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Blind Melon New Single

June 22, 2008

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In recent years, the tale of Blind Melon has taken a dramatic turn – from an abrupt and tragic end, to a rebirth and reconnection with their legion of fans. On the road since February, the band have played to sold out audiences across the U.S. in support of their new CD For My Friends, their first studio album in over a decade. During this time the group have garnered countless fans and graced the stages of a number of festivals including Langaredo, Summer Camp, Jubilee Jam and Birmingham City Stages.  Blind Melon also performed on the upcoming NBC Special “For The Troops,” a tribute to the U.S. Troops and their families, scheduled to air later in 2008.

No matter how you slice it, Blind Melon was responsible for some of the most memorable and pure-sounding rock music of the ‘90s. And with their reformation in 2007 with singer Travis Warren, Blind Melon are poised to pick up exactly where they left off a decade earlier – as evidenced by their new CD.

On February 28th Blind Melon began a five month U.S. tour, a continuation of what they built in the 90’s and the beginning of what they are building for the future. “We couldn’t have planned this and we certainly couldn’t have forced this.  It was meant to be and it was meant to be now,” commented bassist Brad Smith.  Guitarist Christopher Thorn adds,   “We weren’t waiting around for Travis to show up in our lives. But when we met Travis, we just knew Blind Melon had to reform and be a band again. We feel so lucky to have this second chance, this new beginning.”

Blind Melon originally formed in 1990 in Los Angeles, California, when five transplants from other states crossed paths – singer Shannon Hoon (from Indiana), guitarist Christopher Thorn (from Pennsylvania), and guitarist Rogers Stevens, bassist Brad Smith, and drummer Glen Graham (all from Mississippi). With a buzz created around the band, the group’s now-classic self-titled debut was released in 1992 and their song “No Rain” became a smash on radio and MTV.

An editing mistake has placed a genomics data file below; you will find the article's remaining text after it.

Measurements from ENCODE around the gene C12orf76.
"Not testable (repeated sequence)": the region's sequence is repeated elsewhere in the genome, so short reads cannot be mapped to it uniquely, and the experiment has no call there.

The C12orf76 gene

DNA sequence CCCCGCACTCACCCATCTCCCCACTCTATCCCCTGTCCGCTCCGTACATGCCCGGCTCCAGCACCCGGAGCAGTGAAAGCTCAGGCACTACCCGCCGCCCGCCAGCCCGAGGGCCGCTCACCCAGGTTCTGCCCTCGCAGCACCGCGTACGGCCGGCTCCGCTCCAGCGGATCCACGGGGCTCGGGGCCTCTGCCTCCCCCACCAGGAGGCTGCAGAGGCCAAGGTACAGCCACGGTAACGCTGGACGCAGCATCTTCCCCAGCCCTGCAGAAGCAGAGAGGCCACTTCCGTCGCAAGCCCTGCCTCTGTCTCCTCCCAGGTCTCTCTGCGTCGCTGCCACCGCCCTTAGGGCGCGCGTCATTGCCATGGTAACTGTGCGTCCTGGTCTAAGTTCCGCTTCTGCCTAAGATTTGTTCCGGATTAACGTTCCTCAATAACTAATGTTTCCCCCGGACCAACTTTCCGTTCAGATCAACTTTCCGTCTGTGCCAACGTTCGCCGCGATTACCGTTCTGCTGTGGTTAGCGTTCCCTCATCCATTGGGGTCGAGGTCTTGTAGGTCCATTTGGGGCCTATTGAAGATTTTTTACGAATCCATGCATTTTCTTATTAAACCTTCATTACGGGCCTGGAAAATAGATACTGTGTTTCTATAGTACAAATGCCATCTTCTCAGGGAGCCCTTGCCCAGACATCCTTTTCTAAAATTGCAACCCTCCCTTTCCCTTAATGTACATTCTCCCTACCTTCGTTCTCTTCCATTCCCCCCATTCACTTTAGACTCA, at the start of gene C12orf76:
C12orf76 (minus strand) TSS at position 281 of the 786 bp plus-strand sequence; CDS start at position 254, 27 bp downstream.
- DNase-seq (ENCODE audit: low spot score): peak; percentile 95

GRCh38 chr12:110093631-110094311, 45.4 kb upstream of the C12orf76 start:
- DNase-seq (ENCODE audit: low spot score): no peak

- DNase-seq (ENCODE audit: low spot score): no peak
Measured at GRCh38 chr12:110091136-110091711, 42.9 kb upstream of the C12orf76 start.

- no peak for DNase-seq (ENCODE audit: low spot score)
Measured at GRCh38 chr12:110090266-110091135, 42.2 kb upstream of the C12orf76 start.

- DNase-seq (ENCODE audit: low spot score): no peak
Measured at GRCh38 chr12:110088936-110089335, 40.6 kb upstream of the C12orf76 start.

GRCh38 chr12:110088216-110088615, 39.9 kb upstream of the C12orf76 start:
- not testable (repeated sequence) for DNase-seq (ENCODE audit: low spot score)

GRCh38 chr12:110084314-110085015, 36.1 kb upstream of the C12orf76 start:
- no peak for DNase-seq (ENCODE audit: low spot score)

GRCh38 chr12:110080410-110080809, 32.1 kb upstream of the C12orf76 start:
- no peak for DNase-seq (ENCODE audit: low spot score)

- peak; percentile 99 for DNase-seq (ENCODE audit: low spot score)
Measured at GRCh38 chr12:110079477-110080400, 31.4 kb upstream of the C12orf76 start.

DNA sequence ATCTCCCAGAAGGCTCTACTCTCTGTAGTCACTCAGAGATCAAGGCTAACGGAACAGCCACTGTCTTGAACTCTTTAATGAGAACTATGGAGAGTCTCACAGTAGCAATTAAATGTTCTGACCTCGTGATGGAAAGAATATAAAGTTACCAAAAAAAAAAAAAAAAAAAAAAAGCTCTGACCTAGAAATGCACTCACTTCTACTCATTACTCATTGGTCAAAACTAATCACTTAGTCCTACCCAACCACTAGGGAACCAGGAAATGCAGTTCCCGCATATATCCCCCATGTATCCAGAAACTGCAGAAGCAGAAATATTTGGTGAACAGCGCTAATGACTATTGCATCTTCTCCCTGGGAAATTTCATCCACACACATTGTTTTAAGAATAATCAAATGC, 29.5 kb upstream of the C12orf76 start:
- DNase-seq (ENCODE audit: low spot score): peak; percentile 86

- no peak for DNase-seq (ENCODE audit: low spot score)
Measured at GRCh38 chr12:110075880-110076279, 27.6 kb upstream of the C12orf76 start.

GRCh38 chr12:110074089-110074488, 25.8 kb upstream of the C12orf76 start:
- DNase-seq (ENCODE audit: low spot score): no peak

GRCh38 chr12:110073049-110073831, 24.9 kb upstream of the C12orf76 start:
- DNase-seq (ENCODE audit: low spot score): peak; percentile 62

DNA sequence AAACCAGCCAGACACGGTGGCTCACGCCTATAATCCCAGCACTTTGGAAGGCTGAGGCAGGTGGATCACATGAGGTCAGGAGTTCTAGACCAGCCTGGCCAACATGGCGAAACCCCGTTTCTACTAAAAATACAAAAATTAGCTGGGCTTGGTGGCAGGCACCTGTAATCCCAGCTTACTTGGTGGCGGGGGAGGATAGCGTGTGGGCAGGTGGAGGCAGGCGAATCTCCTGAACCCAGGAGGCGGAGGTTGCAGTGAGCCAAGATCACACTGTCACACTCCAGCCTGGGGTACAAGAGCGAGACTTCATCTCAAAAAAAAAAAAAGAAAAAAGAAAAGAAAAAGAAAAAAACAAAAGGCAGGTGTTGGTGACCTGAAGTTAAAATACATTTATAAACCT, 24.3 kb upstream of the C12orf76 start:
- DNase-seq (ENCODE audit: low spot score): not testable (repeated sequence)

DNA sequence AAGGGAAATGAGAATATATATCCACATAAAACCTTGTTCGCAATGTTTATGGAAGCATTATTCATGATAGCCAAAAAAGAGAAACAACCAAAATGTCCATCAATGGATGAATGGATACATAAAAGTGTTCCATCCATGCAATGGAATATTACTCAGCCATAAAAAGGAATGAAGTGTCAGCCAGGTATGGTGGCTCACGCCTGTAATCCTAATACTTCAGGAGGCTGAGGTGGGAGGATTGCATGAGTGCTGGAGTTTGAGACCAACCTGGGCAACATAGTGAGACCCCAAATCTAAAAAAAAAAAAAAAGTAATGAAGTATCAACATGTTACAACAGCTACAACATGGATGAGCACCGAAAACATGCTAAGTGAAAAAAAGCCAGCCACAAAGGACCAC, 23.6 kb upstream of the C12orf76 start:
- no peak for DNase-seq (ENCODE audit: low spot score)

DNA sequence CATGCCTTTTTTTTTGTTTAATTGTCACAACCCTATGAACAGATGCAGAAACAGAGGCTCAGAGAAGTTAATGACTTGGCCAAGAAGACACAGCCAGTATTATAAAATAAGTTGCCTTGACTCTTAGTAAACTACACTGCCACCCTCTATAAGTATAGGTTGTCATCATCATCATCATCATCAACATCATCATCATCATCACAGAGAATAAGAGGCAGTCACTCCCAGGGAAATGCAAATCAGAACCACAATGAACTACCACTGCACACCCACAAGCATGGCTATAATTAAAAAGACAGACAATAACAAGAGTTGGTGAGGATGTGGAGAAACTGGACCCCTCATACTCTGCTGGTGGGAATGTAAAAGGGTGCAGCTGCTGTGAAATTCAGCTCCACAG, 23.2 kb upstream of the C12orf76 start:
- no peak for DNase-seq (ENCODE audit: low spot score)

Unfortunately, it was around this time that Shannon Hoon’s drug addiction took a turn for the worse and he overdosed while on tour at the age of 28.  The four surviving members regrouped and issued an outtakes collection, 1996’s ‘Nico’ (named after Hoon’s then-baby daughter, and spawning such further Melon classics as “Soup” and “Soul One”), as well as the Grammy-nominated home video, ‘Letters from a Porcupine.’ At that point, an attempt to find a replacement for Hoon was abandoned, and in 1999, the group officially went their separate ways. Smith and Thorn subsequently formed a short-lived group, Unified Theory, as well as opening up their own recording studio (Wishbone), and becoming much-in-demand producers. 

In 2006, Smith and Thorn were asked to produce some songs for Texas-based singer/songwriter, Travis Warren, who also happened to be a diehard Blind Melon fan. While working with Warren in the studio, Smith jokingly said to Thorn that Travis “could sing Blind Melon songs in his sleep.” The idea was born. The four remaining members – who hadn’t been in the same room in years – came together to be reacquainted with each other, and to meet with Warren. Soon after, it had become apparent that they had finally located Blind Melon’s new singer. With Stevens and Graham reclaiming their spots as well, Blind Melon was back in business. Setting up shop at Wishbone, the reformed band spent most of 2007 writing and recording. But before issuing a new album, the group decided to introduce their newest member via a highly successful and completely sold out club tour in late 2007.  The tour elicited an overwhelming response from audiences and prepped both old fans and new fans for what Blind Melon has in store for 2008.



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